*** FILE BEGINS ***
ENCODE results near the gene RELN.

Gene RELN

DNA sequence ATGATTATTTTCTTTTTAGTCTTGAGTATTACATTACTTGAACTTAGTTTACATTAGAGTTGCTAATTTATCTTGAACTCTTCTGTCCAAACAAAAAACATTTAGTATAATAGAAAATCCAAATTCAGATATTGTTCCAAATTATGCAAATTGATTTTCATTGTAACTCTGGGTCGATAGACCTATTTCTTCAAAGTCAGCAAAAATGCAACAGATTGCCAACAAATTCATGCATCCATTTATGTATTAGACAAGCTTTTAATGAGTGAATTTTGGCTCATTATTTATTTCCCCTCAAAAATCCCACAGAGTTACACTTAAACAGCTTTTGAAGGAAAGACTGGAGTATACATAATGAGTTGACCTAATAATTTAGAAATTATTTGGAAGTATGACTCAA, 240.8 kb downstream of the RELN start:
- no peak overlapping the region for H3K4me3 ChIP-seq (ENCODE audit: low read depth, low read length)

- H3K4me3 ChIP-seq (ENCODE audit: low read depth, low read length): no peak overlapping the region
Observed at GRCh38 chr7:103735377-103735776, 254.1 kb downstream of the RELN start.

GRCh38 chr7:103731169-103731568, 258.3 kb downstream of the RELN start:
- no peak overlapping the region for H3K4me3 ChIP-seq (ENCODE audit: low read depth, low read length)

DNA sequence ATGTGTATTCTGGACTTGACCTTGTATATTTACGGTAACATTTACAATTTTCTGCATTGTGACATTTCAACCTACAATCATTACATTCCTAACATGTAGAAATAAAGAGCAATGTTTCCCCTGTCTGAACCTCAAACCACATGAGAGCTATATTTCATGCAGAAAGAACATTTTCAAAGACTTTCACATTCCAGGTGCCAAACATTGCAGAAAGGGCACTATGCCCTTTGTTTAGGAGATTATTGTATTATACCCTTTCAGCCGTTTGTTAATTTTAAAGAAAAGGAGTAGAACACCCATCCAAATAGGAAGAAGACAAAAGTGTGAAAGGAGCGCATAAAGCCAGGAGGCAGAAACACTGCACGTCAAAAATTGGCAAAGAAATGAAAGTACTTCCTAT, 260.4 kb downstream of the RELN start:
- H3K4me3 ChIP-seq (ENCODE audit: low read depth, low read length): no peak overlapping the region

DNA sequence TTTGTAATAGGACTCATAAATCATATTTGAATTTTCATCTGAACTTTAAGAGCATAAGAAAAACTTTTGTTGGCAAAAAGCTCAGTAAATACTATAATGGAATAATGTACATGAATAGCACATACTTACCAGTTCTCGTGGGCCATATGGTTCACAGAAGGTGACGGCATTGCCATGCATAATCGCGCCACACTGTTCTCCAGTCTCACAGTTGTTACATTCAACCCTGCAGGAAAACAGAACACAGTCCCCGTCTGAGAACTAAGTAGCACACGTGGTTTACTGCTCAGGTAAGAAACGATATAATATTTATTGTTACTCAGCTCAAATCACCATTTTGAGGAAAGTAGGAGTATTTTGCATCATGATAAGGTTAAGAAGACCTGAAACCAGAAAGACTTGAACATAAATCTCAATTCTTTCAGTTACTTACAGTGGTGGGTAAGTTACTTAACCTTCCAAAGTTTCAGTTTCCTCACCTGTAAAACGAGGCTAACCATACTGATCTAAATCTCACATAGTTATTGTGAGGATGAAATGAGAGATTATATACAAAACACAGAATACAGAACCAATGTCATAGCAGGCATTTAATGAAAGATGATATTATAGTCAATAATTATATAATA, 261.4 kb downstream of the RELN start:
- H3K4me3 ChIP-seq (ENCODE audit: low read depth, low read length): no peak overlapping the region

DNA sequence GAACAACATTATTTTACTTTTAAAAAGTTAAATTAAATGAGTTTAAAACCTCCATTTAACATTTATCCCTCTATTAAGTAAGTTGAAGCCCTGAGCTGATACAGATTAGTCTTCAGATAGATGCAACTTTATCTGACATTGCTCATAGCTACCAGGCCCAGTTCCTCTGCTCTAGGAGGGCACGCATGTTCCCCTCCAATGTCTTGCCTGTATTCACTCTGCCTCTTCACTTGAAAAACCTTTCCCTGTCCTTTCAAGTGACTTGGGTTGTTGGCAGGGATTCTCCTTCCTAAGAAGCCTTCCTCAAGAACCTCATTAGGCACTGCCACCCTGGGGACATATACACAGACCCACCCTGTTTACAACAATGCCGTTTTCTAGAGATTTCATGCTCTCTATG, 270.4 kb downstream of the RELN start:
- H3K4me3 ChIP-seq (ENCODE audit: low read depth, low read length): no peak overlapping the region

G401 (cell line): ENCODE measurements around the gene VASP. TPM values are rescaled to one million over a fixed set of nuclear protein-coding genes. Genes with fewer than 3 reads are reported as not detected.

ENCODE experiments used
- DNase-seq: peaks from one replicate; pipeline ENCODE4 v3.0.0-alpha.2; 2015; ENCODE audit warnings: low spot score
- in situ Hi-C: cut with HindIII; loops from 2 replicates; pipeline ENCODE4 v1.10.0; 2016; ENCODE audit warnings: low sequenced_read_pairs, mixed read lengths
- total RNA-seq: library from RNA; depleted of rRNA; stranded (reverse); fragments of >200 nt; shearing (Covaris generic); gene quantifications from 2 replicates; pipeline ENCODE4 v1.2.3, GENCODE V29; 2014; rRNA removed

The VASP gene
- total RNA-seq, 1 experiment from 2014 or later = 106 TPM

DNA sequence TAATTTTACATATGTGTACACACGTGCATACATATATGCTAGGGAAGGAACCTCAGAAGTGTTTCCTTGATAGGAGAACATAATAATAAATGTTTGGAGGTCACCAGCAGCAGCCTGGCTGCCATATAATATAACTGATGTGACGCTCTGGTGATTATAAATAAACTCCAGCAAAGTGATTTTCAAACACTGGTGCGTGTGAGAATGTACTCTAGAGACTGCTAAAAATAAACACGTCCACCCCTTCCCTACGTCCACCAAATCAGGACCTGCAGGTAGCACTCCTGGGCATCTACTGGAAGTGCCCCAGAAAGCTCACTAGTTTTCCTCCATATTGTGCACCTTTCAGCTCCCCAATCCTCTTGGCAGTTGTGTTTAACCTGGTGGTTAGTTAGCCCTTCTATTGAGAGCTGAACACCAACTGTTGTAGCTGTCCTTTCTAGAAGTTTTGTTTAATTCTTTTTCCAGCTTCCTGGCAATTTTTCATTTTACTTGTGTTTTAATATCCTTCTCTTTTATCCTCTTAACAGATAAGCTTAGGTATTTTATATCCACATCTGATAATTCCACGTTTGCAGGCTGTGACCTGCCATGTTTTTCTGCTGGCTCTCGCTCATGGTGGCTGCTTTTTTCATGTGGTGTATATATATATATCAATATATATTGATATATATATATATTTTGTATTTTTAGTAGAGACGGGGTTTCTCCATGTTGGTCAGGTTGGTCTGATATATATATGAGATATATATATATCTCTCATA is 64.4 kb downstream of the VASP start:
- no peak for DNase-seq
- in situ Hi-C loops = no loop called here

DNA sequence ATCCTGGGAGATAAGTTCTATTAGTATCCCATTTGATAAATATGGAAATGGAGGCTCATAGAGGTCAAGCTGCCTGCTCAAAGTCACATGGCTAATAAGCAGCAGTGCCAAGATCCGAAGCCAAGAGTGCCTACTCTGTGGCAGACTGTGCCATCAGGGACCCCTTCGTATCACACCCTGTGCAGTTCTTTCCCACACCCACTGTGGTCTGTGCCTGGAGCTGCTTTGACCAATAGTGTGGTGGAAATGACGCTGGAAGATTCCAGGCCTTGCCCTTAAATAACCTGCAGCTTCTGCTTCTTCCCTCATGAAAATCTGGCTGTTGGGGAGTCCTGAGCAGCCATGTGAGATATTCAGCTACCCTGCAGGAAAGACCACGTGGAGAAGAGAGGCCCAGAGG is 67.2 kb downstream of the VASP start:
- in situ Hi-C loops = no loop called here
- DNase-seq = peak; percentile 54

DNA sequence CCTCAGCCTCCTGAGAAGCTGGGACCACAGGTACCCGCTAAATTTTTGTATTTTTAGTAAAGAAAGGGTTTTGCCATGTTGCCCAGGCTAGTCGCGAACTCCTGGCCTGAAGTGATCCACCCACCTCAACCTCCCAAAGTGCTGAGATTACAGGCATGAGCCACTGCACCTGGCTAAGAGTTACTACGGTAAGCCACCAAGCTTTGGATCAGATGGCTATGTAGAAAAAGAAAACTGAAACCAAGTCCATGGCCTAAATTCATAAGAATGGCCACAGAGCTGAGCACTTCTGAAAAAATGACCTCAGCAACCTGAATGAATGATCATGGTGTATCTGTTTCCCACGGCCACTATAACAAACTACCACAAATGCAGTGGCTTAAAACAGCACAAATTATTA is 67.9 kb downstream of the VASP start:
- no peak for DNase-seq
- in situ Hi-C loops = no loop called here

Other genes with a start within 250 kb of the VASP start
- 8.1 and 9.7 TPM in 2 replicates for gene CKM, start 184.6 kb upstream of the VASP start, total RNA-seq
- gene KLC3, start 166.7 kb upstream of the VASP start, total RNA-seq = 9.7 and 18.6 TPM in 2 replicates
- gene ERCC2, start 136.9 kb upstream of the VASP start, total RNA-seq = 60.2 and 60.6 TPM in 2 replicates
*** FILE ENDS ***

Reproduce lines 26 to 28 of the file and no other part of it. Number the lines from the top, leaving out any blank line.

- in situ Hi-C loops = no loop called here
- DNase-seq = peak; percentile 54

DNA sequence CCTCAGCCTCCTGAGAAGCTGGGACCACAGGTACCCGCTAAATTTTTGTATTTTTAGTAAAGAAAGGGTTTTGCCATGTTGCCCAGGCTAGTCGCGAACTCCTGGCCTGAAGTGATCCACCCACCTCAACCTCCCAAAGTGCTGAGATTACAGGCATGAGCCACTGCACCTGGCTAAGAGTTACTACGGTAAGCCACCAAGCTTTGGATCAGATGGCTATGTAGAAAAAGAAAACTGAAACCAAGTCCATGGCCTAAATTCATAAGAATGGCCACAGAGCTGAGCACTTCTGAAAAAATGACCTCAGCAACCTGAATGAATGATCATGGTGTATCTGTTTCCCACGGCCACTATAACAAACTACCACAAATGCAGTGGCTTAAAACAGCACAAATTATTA is 67.9 kb downstream of the VASP start: